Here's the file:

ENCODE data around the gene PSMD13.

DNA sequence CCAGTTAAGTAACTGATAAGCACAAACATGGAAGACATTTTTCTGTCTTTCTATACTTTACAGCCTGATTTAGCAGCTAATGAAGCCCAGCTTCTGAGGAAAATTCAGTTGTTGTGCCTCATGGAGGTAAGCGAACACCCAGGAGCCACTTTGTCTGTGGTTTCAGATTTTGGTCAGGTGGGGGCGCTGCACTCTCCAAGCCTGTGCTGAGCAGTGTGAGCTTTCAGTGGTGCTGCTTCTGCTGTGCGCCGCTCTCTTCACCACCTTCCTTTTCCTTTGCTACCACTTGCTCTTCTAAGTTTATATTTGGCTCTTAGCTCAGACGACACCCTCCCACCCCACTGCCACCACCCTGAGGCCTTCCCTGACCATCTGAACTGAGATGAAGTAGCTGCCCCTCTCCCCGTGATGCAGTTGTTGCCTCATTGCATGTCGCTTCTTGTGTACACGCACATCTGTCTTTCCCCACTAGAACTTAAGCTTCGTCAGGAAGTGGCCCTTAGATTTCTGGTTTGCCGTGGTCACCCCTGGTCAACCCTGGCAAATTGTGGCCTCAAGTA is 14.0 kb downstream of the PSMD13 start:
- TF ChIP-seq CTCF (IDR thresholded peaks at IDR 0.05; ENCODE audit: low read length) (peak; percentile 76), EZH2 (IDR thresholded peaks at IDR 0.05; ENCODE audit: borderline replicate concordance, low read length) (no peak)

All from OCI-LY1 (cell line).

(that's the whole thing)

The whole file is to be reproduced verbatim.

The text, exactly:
ENCODE data around the gene PSMD13.

DNA sequence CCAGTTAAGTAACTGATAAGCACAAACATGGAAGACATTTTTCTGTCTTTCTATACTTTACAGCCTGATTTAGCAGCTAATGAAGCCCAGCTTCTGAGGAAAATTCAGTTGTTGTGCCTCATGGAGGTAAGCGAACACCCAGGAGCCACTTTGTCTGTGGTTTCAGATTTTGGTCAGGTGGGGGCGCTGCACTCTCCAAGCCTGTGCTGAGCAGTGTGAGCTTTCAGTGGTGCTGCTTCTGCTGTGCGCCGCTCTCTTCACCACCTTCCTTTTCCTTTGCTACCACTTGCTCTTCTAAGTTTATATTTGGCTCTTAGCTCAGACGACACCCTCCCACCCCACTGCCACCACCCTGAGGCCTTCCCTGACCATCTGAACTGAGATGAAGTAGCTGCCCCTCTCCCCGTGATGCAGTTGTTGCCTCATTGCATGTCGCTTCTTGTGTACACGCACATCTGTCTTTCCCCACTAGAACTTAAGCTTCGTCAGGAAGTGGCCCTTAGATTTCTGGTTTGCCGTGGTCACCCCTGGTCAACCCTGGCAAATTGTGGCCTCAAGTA is 14.0 kb downstream of the PSMD13 start:
- TF ChIP-seq CTCF (IDR thresholded peaks at IDR 0.05; ENCODE audit: low read length) (peak; percentile 76), EZH2 (IDR thresholded peaks at IDR 0.05; ENCODE audit: borderline replicate concordance, low read length) (no peak)

All from OCI-LY1 (cell line).